Competing efforts to end South Sudan's war prolong conflict: U.N. panel
Competing efforts to end South Sudan’s civil war allow the government to exploit divisions among international brokers and are unlikely to halt the fighting, a confidential U.N. report said.
South Sudan became the world’s newest nation when it gained independence from Sudan in 2011. War broke out in late 2013 and has forced more than a quarter of its 12 million population have fled their homes.
“The hostilities in South Sudan continue against a complex backdrop of competing regional and bilateral initiatives to resolve the conflict,” U.N. sanctions monitors said in a report to the Security Council seen by Reuters on Friday.
“These efforts suffer from several defects, including inadequate oversight, lack of enforcement and the absence of an integrated, coherent plan for peace.”
Among the international bodies involved in trying to bring the warring parties to the table are regional bloc IGAD, the U.N. Security Council, a troika of South Sudan’s main Western backers prior to independence, and an African Union panel.
The efforts of these groups are affected by “conflicting interests compounded by underlying rivalries in the region”, the panel wrote, in what could refer to the role of leaders such as Uganda’s Yoweri Museveni, who deployed troops in 2013 to support the Juba government and opposes an arms embargo.
“The government of South Sudan has sought to exploit this division” among the competing efforts, the panel said.
“Absent a significant shift toward a more coherent and unified approach” from East African nations, coupled with “broader international support for a single and inclusive political process, current efforts are unlikely to ... halt the violence in South Sudan,” it said.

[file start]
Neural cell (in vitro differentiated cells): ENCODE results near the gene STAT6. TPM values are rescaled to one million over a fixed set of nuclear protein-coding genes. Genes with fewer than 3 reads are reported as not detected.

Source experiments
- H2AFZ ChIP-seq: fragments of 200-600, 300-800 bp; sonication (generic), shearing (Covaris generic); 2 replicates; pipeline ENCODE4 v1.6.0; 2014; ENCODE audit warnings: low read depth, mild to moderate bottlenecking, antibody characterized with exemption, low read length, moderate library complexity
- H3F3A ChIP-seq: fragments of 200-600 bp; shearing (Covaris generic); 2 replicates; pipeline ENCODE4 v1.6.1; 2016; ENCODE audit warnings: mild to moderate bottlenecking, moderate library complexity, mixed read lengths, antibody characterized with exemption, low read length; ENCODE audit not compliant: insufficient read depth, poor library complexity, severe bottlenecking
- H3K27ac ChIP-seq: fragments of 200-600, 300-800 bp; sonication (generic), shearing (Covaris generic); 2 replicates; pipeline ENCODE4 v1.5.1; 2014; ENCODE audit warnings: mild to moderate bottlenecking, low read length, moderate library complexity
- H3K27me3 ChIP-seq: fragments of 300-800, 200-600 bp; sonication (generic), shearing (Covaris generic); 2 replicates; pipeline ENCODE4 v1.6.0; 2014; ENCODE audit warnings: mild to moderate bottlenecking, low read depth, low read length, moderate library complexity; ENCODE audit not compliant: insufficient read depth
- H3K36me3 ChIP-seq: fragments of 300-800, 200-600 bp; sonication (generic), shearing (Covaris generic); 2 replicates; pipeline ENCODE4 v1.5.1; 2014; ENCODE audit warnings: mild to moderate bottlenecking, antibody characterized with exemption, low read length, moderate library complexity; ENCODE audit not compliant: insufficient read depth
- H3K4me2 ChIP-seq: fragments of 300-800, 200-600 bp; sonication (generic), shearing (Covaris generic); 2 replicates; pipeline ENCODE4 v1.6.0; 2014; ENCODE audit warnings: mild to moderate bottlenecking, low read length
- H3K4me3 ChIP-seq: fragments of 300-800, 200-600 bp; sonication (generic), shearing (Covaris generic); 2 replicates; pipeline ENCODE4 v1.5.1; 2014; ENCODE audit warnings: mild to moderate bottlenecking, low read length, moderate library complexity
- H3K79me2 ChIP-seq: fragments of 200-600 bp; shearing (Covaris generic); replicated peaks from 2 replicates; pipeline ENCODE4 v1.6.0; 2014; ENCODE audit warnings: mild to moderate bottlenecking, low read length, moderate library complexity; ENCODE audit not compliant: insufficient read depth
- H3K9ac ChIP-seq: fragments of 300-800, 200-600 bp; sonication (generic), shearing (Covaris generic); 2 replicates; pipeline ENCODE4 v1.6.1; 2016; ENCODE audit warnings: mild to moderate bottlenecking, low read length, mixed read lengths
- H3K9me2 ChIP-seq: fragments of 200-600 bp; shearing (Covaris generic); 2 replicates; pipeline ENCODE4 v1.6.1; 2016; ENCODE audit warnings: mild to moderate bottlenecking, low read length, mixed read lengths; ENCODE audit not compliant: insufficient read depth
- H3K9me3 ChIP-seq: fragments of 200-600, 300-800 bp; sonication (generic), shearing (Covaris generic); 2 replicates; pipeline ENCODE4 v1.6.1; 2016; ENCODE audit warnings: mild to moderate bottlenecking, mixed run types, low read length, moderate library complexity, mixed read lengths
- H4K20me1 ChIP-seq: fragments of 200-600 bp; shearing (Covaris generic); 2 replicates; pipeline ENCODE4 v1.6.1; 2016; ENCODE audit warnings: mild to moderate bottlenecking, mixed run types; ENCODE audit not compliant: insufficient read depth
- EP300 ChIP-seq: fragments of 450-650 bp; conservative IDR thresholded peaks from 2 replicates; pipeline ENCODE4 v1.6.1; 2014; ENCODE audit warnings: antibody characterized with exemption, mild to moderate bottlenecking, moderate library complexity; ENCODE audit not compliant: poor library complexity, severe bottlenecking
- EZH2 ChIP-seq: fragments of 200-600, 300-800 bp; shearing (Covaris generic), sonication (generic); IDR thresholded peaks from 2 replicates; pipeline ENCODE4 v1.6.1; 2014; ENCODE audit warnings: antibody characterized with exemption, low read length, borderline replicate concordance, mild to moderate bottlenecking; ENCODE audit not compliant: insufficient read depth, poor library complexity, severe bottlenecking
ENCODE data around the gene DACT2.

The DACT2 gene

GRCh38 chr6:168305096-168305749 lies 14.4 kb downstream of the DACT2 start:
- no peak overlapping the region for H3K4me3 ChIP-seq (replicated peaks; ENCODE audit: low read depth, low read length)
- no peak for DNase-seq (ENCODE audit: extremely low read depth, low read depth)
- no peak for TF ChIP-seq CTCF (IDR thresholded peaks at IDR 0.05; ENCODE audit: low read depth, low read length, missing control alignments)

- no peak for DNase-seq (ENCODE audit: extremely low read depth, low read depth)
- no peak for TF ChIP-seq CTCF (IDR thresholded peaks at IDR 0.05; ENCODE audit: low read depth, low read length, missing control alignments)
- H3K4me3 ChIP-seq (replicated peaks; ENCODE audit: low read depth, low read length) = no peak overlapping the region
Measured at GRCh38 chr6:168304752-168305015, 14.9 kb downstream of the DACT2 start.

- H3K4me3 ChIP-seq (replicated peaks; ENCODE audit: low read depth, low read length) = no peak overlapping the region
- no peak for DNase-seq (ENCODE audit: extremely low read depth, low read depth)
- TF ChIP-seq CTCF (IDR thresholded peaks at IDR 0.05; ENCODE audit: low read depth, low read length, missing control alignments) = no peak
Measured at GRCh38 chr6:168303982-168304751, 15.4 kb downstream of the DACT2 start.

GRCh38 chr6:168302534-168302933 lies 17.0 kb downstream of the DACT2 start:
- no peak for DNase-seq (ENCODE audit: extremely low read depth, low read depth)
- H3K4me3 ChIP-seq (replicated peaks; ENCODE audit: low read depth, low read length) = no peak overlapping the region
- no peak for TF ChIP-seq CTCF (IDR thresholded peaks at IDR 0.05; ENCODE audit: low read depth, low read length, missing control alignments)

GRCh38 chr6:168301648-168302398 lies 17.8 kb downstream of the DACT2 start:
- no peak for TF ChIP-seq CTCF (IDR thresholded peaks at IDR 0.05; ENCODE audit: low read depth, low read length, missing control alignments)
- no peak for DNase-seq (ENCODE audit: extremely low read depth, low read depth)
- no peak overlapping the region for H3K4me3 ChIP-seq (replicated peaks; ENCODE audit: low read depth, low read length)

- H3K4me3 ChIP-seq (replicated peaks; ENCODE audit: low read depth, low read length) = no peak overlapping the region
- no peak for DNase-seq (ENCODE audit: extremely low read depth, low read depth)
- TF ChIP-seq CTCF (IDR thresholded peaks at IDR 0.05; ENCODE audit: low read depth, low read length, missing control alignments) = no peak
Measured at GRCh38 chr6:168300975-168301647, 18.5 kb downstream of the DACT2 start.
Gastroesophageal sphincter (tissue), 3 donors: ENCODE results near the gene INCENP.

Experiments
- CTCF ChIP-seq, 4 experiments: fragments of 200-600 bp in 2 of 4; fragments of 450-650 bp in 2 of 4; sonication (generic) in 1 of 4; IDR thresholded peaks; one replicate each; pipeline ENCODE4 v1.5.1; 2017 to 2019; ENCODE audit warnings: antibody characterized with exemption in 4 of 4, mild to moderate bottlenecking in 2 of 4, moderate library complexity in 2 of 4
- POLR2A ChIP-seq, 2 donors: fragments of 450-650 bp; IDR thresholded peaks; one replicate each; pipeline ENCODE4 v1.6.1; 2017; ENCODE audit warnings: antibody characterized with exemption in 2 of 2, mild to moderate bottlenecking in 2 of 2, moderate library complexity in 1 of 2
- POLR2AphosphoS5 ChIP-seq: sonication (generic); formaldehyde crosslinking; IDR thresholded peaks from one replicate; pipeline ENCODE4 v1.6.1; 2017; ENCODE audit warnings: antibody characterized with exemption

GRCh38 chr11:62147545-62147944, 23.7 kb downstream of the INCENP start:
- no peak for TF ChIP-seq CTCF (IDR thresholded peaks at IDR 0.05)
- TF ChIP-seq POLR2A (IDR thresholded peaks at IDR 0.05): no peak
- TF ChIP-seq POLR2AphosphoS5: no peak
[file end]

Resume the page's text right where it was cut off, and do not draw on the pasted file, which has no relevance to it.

Information Minister Michael Makuei Lueth told reporters in Juba: “There is nothing new in this report.”
The leaked report is by a panel mandated to document arms flows and security threats.
The proliferation of diplomatic efforts has created an opportunity for parties to “forum shop”, the panel wrote, saying this bought the armed groups time to organize military operations and avoid attempts to enforce a settlement.
It noted the military was still able to procure weapons while opposition forces’ access to arms “remains limited”.
The main opposition figure, Riek Machar, is under house arrest in South Africa and has declined to renounce violence. Kiir continues to buy weapons and government forces continue to attack civilians, the report said.
East African leaders said in June they want the warring sides to recommit to the deal they abandoned more than a year ago. In July, Western donors said the process was no longer viable and froze support for it.
There has been no comment in recent months from IGAD or the African Union about a timeline for resumption of peace talks.
This week the United States imposed sanctions on two senior South Sudanese officials and the former army chief. The Security Council last December vetoed the imposition of an arms embargo recommended by the monitors.